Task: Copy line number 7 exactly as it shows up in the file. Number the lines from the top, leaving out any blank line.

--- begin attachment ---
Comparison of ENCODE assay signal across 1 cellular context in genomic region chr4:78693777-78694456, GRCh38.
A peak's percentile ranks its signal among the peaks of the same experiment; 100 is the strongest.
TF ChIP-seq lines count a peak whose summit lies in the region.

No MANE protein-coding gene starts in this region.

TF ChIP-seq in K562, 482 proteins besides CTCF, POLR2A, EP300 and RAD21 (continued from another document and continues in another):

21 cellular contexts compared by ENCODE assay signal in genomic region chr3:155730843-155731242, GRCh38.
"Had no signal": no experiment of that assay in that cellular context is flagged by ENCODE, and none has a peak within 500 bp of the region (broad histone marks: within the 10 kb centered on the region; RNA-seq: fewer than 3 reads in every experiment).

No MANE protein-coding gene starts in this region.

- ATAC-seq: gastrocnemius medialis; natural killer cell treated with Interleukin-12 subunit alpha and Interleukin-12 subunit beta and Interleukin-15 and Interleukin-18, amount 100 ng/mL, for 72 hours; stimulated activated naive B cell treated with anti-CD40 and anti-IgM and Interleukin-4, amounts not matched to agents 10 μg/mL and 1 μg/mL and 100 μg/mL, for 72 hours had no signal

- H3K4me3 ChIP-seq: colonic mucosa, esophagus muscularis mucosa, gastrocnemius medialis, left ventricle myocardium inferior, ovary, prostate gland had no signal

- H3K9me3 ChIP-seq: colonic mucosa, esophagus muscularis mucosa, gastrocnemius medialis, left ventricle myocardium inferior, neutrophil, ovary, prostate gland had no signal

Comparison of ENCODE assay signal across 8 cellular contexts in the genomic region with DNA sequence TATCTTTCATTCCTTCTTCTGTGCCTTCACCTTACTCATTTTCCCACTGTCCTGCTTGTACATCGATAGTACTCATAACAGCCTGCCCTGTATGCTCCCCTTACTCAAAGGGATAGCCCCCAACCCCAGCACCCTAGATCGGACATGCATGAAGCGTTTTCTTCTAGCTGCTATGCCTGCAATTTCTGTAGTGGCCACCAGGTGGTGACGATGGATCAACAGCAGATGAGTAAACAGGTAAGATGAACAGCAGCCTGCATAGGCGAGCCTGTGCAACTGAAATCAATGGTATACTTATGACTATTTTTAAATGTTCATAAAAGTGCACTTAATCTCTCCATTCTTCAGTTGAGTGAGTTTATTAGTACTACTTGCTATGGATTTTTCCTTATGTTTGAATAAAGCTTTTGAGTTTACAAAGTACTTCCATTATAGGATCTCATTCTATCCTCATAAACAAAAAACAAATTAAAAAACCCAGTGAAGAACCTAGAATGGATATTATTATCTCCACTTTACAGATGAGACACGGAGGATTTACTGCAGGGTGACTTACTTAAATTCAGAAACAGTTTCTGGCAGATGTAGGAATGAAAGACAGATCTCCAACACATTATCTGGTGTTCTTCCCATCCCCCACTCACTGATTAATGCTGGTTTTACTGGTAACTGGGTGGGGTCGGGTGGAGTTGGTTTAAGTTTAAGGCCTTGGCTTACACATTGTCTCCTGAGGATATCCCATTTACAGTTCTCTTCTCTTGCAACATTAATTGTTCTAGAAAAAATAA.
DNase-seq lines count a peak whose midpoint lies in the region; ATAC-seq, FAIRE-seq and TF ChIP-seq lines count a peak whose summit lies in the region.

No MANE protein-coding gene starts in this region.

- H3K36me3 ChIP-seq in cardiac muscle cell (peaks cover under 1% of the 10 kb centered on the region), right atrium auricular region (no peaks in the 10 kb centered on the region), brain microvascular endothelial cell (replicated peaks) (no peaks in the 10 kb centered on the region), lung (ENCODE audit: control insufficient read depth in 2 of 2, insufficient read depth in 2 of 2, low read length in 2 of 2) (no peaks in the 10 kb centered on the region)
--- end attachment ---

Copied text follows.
"Had no signal": no experiment of that assay in that cellular context is flagged by ENCODE, and none has a peak within 500 bp of the region (broad histone marks: within the 10 kb centered on the region; RNA-seq: fewer than 3 reads in every experiment).